close up of dictionary definition of evidenceInsurance companies retain private investigators to conduct surveillance investigations when they suspect a claimant might have filed a fraudulent claim. This is considered worker’s compensation fraud.

Worldwide Intelligence Network was assigned a case to surveil a claimant who alleged a severe injury to his foot that made him incapable of work. Having had an accepted claim, he had been off from work for over a year. When we started the investigation for the insurance examiner, he was still off from work.

The insurance examiner suspected fraud due to a report issued by an independent medical doctor. The report stated that nothing wrong could be found with the claimant’s foot.

It appeared that this claimant was cautioned by his attorney that he might be placed under surveillance and to be careful when he was out in public. While we surveiled the claimant exiting his home, he was videotaped limping—but on the wrong foot! And then, just before he walked into his chiropractor’s clinic, video was taken of him putting on a foot brace and taking out a pair of crutches from the trunk of his car. When he exited the clinic, he took off the brace, put his crutches in the trunk of his car, then drove over to a soccer field where he participated in a soccer game. Fortunately, all of this was videotaped, including the entire soccer game!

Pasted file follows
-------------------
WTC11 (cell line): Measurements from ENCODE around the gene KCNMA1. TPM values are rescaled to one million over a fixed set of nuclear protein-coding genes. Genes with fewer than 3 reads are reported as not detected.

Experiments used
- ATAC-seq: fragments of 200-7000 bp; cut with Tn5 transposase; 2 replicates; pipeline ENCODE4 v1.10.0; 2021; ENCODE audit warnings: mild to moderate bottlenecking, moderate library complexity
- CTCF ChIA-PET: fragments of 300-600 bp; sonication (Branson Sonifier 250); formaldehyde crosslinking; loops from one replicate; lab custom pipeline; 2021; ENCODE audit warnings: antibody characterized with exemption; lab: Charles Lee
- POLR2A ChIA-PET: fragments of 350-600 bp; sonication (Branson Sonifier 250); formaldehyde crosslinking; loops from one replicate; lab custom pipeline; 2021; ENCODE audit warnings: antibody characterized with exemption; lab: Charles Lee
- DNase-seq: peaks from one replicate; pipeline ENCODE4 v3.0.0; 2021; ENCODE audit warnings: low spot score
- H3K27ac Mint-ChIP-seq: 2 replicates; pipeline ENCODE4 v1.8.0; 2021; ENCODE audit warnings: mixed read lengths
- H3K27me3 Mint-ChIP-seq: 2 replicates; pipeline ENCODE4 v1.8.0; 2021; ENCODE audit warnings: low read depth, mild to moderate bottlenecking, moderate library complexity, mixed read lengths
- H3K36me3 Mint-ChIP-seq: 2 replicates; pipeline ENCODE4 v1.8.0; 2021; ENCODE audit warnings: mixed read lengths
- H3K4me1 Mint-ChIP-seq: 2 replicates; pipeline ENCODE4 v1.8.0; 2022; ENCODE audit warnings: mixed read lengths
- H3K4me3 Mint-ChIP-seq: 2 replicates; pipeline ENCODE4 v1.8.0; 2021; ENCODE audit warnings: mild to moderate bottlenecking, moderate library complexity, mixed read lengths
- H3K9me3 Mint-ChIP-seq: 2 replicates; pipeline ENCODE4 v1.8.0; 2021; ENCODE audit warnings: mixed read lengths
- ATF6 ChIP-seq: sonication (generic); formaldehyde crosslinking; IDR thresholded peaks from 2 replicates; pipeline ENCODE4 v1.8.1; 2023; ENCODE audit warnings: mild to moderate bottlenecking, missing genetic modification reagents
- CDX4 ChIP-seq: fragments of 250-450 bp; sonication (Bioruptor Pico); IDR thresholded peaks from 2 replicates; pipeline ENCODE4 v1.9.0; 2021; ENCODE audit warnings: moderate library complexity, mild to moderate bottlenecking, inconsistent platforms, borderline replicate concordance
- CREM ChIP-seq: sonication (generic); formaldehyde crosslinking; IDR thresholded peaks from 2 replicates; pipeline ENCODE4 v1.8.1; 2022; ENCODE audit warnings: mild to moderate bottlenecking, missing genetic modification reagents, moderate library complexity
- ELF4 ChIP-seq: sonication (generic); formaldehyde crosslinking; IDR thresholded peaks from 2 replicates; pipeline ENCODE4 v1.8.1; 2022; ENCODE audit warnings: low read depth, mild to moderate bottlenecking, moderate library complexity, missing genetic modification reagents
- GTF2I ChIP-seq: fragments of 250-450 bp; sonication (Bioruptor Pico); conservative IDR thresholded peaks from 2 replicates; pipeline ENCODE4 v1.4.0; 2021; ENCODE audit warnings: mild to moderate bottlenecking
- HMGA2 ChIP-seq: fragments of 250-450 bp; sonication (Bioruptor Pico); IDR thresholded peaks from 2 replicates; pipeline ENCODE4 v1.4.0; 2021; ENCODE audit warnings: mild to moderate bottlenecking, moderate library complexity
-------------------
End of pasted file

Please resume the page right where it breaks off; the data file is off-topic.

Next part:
However, the claimant’s attorney asserted that his client took pain killers that day in order to participate in the soccer game. So, we simply continued our surveillance. Once again, the claimant was caught running, this time from a grocery store during a snow storm while pushing a shopping cart.

The claimant ceased receiving payments from the insurance company when a copy of the videotape was shown to his attorney. The attorney resigned from representing the claimant.